Absolutely no Dorico affiliation !!
    Perfection is in the Details, but Perfection isn't a Detail (Leonardo da Vinci)

  7. #6

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    +1 on Musescore.

    It's good when you like to print pro quality scores for others to read. It supports notation of dynamics, articulation, ornaments etc (that in many cases also can be played back by the software).

    It took some time for me to figure out some of the delicate stuff, but everything I need is there in version 3. There are also good on-line resources (just google "musescore" + your question).

    Be aware that importing MIDI files from a DAW can be a bit problematic (you typically have to clean up the MIDI file, preferably before exporting to the notation software). The problem pertains to other software as well and isn't specific to Musescore, but some other programs assist with the clean up on import, which I think is potential for Musescore improvement. (not talking about the obvious need to quantize notes, but there is other MIDI data that messes with the scores).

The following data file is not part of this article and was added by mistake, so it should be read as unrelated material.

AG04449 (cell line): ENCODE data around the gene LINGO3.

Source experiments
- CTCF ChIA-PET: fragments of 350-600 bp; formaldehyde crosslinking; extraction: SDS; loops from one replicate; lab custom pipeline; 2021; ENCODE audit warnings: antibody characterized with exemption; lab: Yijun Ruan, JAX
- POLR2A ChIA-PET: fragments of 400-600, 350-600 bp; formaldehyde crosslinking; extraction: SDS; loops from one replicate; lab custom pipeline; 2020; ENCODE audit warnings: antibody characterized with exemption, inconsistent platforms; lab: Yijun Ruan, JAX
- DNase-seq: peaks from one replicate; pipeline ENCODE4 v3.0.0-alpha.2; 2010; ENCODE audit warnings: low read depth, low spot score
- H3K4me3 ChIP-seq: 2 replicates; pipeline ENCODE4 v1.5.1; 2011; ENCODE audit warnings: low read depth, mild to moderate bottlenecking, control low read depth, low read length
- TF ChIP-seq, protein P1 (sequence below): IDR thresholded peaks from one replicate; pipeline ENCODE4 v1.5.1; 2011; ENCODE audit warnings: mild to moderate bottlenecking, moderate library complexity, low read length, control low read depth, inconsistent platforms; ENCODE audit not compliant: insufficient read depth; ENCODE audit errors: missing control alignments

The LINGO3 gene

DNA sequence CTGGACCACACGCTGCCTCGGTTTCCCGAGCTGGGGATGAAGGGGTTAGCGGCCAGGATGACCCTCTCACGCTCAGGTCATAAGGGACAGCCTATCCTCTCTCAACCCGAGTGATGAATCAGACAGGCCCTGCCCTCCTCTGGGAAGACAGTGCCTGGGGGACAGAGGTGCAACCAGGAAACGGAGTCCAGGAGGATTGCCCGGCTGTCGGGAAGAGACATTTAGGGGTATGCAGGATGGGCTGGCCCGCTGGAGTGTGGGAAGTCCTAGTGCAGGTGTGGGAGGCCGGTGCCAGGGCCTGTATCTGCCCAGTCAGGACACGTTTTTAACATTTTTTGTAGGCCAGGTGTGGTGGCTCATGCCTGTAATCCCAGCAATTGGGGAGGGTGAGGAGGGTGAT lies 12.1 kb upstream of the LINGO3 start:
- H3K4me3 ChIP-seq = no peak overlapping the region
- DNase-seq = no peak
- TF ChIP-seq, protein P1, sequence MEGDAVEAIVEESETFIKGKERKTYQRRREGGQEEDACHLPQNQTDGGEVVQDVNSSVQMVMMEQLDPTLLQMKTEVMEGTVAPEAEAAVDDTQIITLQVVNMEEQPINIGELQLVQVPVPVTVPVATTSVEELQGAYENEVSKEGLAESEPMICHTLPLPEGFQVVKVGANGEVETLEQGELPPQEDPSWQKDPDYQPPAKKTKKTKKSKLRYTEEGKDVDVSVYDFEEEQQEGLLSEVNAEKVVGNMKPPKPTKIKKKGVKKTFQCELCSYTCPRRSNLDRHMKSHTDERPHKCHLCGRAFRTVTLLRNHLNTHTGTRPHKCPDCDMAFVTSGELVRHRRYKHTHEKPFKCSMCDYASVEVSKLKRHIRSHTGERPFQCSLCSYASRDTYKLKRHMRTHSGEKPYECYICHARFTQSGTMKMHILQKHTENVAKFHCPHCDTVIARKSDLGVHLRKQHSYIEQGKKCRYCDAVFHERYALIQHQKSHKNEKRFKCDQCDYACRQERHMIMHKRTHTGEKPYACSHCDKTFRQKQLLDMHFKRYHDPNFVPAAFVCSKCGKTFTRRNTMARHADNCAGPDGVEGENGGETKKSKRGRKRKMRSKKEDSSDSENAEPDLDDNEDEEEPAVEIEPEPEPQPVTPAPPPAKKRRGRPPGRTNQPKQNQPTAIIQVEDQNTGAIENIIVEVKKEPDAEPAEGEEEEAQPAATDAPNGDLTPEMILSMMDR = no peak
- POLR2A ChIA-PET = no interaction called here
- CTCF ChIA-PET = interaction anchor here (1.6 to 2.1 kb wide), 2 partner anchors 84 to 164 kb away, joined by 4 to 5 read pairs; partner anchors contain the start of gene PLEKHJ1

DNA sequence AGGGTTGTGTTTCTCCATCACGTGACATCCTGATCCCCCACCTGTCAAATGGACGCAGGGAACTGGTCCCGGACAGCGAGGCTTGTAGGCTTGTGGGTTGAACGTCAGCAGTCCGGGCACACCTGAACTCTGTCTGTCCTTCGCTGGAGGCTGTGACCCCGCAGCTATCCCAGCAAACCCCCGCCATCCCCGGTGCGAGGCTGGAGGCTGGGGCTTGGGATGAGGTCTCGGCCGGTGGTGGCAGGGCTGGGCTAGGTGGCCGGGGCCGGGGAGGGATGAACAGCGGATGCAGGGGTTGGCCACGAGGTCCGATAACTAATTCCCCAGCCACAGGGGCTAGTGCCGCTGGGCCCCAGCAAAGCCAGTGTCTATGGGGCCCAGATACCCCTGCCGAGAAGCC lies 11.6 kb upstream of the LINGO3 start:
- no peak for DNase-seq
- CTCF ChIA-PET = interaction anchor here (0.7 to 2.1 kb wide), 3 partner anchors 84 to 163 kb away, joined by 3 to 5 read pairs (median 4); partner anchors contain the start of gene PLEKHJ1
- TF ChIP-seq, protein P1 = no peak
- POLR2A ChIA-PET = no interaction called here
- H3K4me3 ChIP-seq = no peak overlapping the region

I don't understand the Musescore business model.... They like me to pay to log on to the site, probably to share stuff?

  8. #7

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    Let's not dismiss MuseScore as being limited as a simple tool for transcription...
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    Frank (aka fep)

  9. #8

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    My intent was'nt to say Musecore is limited to transcribing ...

    Just that Dorico quality/price ratio much better than the one of Finale or Sibelius, and for various aspects: ease of use, well thought out features, top notch support
    Perfection is in the Details, but Perfection isn't a Detail (Leonardo da Vinci)

  10. #9

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    I bought G7 (sort of a dumbed down version of Sibelius marketed to guitar players -- with a few guitar related features).